Throughout last week as I read about Anthony Foley, saw clips of the great days of Munster rugby and even when I saw the heartbreaking, and I would argue intrusive, photos from his funeral, I thought about icons. Irish rugby has known many of them. Foley was an icon. The Munster obsessed boy from Clare who went on to become the stoic leader that eventually lead the red army to the promised land in 2006 will go down as one of the greats. Many of the men he soldiered with are afforded similar cult status (Gaillimh, The Claw, David Wallace, Jerry Flannery, ROG and Paul O’Connell to name just some of the Munster men).
Leinster have also known icons such as BOD, Felipe Contepomi and Shane Horgan. However the most striking thing to me as my mind went through these cult heroes is that I don’t think there are many icons left. I believe rugby has an issue at the moment with icons (i.e. there’s an absence of them).
I would have to exclude Connacht from this theory, John Muldoon will go down in Connacht rugby folklore, as will Bundee Aki. How could their first league success not breed a crop of legends? In the traditional big two however, I don’t get the same sense and I’ve spent the past few days wondering why.
Injuries are a big reason. Peter O’Mahoney is old school Munster, a man born maybe 10 years too late who wears his pride and passion on his sleeve. His injury against France in the World Cup robbed him of a year at his peak. He was inspirational on Saturday so perhaps I’ll change my mind if he gets a run of health but there in lies my point. The modern game is so attritional that players rarely get a couple of seasons in which to really build up a head of steam. I think the damage players are doing to themselves in what equates to several weekly car crashes is robbing them of their primes. I’m thinking of Sean O’Brien and Cian Healy when I say that.
More permanently I’m thinking of Stephen Ferris. The blindside flanker was a monster, someone to bring a level of physicality to the game that teams couldn’t handle. He has of course provided iconic moments. The clip of him picking up and carrying Australia’s Will Genia in the 2011 World Cup is one of the great Irish sporting moments. However his early retirement after injury upon injury left us all wondering what might have been. Hopefully O’Brien and Healy aren’t heading the same way but even now they never seem able to stay healthy long enough to get back to the height of their powers.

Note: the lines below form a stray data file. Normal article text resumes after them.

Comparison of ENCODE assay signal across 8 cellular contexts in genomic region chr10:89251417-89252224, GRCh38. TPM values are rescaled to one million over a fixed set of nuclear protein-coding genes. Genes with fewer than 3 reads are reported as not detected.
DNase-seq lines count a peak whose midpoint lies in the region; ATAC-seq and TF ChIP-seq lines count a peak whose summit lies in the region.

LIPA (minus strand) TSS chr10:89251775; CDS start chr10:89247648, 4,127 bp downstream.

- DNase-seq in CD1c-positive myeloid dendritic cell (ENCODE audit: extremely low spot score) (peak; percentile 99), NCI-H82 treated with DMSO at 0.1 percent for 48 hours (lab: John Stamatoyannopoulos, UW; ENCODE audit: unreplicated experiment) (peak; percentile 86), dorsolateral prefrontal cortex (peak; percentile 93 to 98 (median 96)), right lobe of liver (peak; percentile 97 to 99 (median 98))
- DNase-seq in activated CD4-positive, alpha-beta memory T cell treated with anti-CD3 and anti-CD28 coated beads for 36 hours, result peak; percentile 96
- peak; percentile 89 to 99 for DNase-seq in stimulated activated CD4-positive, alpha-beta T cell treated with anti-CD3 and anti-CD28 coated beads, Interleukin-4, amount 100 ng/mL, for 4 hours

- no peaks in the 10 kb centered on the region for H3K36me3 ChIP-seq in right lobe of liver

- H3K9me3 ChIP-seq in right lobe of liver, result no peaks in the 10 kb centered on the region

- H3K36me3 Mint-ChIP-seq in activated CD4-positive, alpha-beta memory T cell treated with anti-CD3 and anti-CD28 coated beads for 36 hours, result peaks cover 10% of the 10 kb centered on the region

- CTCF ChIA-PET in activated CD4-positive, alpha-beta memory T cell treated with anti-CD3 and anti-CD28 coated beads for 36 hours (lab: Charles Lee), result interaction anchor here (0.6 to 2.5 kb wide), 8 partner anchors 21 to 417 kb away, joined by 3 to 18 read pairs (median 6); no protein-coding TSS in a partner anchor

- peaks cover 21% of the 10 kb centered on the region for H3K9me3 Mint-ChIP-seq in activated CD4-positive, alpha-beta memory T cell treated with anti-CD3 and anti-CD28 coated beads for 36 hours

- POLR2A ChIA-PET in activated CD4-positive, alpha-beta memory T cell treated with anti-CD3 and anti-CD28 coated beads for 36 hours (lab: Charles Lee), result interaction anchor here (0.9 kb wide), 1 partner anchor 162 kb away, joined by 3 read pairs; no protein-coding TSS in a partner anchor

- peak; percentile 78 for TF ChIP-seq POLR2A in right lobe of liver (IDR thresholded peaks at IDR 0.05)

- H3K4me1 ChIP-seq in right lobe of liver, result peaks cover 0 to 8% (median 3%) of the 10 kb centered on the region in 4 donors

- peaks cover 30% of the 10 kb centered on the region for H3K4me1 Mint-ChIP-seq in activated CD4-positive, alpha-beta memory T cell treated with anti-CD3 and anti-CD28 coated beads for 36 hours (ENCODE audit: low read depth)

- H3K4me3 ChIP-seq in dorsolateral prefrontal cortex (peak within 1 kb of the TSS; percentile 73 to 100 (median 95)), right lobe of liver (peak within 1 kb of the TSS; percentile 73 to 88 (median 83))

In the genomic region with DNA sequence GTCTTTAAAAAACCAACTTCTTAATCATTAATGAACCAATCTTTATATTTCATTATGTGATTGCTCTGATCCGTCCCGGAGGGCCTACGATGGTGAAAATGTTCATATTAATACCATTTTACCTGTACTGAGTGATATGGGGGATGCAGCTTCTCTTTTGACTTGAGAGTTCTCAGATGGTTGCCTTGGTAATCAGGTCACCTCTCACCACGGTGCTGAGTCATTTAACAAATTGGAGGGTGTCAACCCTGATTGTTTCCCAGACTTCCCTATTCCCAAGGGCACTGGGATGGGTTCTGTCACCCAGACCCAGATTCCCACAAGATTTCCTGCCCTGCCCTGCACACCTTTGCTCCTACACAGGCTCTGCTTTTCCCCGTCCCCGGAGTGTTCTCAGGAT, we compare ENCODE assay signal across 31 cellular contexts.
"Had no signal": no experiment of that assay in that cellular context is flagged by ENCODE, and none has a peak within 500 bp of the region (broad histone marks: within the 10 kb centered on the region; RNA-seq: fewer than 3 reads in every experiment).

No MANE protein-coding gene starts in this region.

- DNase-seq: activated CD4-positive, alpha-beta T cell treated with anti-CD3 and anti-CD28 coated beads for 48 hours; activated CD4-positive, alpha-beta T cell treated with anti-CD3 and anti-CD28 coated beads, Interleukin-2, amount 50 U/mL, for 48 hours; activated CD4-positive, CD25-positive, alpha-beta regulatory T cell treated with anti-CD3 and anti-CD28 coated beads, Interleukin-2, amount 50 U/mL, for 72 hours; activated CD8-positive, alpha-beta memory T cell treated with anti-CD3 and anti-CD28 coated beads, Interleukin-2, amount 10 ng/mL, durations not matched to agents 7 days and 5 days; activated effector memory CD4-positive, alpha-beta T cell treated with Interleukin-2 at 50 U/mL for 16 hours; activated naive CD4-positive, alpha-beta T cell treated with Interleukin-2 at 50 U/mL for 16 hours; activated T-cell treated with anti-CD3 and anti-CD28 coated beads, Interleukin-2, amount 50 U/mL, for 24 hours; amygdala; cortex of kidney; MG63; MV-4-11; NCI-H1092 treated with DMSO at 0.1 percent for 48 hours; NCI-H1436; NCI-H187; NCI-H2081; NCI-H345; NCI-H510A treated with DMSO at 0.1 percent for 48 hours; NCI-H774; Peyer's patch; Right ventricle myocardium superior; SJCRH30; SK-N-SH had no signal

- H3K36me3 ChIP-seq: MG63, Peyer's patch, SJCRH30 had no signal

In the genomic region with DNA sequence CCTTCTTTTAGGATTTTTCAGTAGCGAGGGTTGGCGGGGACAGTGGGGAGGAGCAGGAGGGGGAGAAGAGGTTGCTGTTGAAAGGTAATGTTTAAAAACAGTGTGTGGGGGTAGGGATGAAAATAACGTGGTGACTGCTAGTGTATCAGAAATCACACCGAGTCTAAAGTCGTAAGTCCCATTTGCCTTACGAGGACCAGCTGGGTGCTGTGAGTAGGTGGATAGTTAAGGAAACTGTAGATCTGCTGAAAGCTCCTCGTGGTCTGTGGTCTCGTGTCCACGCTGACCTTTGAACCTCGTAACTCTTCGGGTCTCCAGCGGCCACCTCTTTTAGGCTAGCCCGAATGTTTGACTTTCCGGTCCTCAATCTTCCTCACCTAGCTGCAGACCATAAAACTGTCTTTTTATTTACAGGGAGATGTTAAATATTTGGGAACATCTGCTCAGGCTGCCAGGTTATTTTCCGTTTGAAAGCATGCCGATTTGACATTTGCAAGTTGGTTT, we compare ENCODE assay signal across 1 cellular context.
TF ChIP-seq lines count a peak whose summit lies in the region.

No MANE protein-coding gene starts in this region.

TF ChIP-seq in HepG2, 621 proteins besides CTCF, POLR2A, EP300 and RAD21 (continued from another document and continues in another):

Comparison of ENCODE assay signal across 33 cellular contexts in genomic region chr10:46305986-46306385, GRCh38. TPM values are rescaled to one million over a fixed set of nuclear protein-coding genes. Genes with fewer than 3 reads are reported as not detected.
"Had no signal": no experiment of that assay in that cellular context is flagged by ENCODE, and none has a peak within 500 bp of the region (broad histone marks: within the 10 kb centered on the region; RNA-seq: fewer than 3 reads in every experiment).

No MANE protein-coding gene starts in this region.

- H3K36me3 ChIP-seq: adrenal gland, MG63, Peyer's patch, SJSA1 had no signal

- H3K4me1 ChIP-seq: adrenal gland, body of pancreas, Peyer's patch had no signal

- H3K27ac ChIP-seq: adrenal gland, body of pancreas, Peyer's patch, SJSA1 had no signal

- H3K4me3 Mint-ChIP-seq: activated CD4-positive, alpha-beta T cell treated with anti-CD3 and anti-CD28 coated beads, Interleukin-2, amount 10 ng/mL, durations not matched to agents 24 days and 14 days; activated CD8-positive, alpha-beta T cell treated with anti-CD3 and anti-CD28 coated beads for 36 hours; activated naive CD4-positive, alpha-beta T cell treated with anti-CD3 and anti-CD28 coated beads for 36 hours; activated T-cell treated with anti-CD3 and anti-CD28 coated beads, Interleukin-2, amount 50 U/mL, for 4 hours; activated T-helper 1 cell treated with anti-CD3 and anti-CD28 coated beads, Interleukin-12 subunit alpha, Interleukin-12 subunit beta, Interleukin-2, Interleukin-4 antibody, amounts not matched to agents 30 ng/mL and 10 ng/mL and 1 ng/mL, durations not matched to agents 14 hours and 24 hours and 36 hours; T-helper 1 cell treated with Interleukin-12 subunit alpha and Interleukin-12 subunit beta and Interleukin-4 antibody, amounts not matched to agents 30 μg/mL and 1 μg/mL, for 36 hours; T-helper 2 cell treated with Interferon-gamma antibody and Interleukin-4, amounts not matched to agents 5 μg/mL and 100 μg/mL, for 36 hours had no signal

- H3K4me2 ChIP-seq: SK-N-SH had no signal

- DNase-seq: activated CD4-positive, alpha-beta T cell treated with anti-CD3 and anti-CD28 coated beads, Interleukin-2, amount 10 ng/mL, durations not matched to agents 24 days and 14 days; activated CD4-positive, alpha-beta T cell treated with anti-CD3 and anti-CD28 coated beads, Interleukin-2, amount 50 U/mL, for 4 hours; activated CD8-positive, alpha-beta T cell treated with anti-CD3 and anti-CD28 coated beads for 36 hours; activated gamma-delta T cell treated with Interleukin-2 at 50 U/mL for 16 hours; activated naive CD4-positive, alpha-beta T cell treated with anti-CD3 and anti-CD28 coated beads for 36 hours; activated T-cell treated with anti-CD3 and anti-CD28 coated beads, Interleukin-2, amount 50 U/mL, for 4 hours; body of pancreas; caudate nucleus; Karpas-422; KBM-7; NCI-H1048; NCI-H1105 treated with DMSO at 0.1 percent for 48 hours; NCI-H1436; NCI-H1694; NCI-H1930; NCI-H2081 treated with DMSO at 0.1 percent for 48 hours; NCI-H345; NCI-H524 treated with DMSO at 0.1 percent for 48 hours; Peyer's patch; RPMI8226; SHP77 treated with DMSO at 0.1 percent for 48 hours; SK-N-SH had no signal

I think success has something to do with it. CJ Stander is a hero down south but I would think Munster need to get out of their cycle of mediocrity for him to join the list of the truly great ones. Jonny Sexton and Isa Nacewa have known success and their great deeds will live long in the memory but their current incarnations are tied to an inconsistent Leinster team that is fighting to be the 6-8th best team in Europe nowadays.
The final reason I can come up with is the modern game itself. Systems are so refined, defences so airtight, that a game today between two any way equal sides consists of each side hammering into each other waiting for the other to make a mistake leading to a penalty or a line break which rarely leads to a long distance try anyway. O’Driscoll and Darcy made their names weaving in and out of defenders on the international stage, a near impossible feat for players born in the wrong era such as Simon Zebo and Luke Fitzgerald (another man robbed of his glory years by injury). Gary Ringrose seems to have a bit of magic in his feet, hopefully he gets the chance this November. For the moment though, rugby is about the team with the right plan and discipline. The maverick is a dying breed.
In Paul O’Connell’s new book he tells of how Joe Schmidt is looking for each player to do their job as outlined, if you don’t do this he’ll simply put a line through your name. I’m a massive Schmidt fan but you see my point, the system and processes are king which is why more limited but disciplined players like Dave Kearney will probably retire with more caps than Zebo.
If Ireland were to beat the All Blacks in one of their two chances over the next month, icon status would be afforded to the lads out there on the pitch. The same goes for if one of the provinces gives two fingers to the money fueled English and French clubs by going on a serious run in the Champions Cup. I really hope that happens because as one Irish icon was laid to rest far too early last week, I become increasingly worried about the growing accuracy of the phrase “We’ll never see his like again”.